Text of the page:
While you can’t anticipate every question an interviewer will ask you, it’s a safe bet that “ why don’t you tell me about yourself?” will make it onto the list. Open questions like these can cause candidates to ramble or grow nervous. That’s why preparing your answer ahead of time is a great idea. We asked ten business leaders, “What’s your best tip to answer this common interview question?” Their advice may just help you nail your next interview.
Start with a Skill
Start with an important skill you possess that you know the employer is looking for. In your answer, share how that skill has helped you in your past or current role, quantify the skill and give metrics on your success, then end your answer with how you will use this skill in the position you are being interviewed for.
Peter Babichenko, Sahara Case
Practice Makes Perfect
The “tell me about yourself” question is bound to come up in just about every interview you participate in. Have a scripted answer for this question and practice it until you commit it to memory. Having a practiced answer will eliminate the need to ramble when asked this question. This is your chance to let your personality shine through!
Zack McCarty, Qwick
Break it Up
Break up your answer into three simple parts: Who you are (professionally or academically), what you do in your current role, and why you are here talking to them. The more concise and to the point you are with this answer, the better!
Ryan Nouis, TruPath
Intertwine the Real You and Professional You
Be truthful, but keep it related to the position you’re interviewing for. Are you an organized person? How has being organized helped you in your job (or in school, if you’re a recent grad)? Help them get to know the real you and professional you at the same time. Find qualities about you that are easily seen in your work and clearly contribute to your talent as a candidate.
Thylan Le, Nonprofit SEO Agency
Keeps Things Interesting but Concise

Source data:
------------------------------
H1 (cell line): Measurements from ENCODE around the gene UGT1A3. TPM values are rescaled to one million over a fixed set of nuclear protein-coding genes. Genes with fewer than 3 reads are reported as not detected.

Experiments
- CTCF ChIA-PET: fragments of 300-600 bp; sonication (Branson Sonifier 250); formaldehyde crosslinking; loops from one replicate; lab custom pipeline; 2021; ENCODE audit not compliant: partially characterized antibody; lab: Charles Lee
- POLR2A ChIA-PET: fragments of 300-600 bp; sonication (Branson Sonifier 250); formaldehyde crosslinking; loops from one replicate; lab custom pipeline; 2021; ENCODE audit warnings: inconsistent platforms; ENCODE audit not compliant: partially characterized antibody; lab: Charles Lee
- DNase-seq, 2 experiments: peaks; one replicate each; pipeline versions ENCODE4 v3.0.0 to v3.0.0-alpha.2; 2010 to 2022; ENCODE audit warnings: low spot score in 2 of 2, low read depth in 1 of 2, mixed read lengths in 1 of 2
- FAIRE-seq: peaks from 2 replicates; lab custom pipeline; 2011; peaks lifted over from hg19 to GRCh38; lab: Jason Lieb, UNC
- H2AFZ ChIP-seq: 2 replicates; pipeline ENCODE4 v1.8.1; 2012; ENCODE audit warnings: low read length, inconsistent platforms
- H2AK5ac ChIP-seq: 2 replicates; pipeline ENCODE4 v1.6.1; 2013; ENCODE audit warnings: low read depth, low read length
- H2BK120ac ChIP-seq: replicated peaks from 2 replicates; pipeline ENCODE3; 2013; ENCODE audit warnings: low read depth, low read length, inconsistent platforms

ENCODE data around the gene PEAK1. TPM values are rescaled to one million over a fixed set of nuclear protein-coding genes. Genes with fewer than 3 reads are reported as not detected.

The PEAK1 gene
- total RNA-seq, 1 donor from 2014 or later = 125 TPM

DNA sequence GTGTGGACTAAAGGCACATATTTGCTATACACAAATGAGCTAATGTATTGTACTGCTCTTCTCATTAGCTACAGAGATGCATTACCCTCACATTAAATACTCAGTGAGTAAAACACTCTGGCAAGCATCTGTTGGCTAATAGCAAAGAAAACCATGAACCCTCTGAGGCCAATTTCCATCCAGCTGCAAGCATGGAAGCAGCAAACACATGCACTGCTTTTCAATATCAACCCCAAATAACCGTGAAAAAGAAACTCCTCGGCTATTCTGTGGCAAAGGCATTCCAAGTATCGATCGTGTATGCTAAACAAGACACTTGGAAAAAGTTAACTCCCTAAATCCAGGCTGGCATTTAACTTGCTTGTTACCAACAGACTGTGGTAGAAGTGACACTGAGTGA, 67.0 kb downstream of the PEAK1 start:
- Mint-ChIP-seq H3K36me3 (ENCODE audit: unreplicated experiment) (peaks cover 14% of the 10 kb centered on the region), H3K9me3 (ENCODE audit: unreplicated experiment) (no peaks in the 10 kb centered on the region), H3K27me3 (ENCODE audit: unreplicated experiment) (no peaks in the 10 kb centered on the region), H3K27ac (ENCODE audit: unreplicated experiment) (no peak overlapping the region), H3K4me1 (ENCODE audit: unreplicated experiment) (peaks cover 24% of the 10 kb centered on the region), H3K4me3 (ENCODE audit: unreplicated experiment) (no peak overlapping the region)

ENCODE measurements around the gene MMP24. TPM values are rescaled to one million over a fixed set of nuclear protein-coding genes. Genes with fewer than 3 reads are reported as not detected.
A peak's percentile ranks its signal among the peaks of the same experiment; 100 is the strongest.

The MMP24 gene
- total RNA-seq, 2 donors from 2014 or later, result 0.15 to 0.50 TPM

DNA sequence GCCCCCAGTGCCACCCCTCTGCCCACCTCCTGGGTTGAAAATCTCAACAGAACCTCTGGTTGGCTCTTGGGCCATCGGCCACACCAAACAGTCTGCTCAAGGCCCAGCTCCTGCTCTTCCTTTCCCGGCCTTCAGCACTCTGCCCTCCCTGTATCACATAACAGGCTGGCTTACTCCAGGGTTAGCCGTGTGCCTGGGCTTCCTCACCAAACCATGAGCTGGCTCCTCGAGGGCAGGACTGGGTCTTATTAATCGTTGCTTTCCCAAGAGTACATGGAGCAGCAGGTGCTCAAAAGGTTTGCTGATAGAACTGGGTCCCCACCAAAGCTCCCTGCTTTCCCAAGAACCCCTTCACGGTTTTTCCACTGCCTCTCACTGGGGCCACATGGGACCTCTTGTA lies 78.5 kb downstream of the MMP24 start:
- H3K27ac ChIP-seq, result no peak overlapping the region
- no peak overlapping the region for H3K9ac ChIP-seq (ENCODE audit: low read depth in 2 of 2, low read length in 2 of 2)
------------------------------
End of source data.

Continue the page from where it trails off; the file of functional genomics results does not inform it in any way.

There’s nothing worse than a candidate who gives their whole life story for this question when the interviewer still has several more questions to get through and budgeted a tight thirty or sixty minutes to fit in everything. Describe your work ethic, personality, and drop in a few buzz words that are relevant to your industry. It doesn’t hurt to drop in a few hobbies, just to make you seem more human and soften your demeanor, but keep it brief.
Jessica Schocker, Recruitment Consultant
Start With an Icebreaker
I always start introducing myself in Japanese for one or two sentences and then go “Hmm, wait, this wasn’t the right language”. From there I proceed to tell them how I studied Japanese in high school and have a knack for languages – I speak 5 of them! This gives a narrative feeling to an otherwise boring question and making an impression on interviews is important. It’s not a good sign if you weren’t very memorable.
Snezhina Piskova, Oliver Wicks
This is The Easiest Question
You know that this question, or some version of it, is coming, so you can prepare for it in advance. Set yourself up for success by focusing on what the interviewer really wants to know: why you want the job, what you know about it and how you can add value to it. Forget walking through your resume. It’s in front of her; she can ask you specifics afterward.
Amy Feind Reeves, JobCoachAmy
Put Yourself In Their Shoes
Try and understand the perspective of the person asking the question. By doing this, you will be more focused on giving relevant information to answer this question. That being said, the person asking is most likely asking you to relate your professional work history to the job applied for.
Steven Brown, DP Electric Inc
Get a Little Personal
This is a great question to inject a little personality and context into your professional journey. Share a bit about your early life and how your interests and choices led to where you are today. Hiring managers want to know the “why” behind what they see on your resume and this is a great opportunity to share it.
Adam Sanders, Successful Release
Be Yourself. Really.
We want to get to know you for several reasons. Yes, we want to make sure you’ll enjoy working inside our work culture, but we also want to build rapport with you during the interview. If you can’t be yourself when you answer this question, then how will you feel each day when you come into work at our company? Take a deep breath, smile and let us hear what makes you an amazing person!
Nicole Spracale, Coaching & Consulting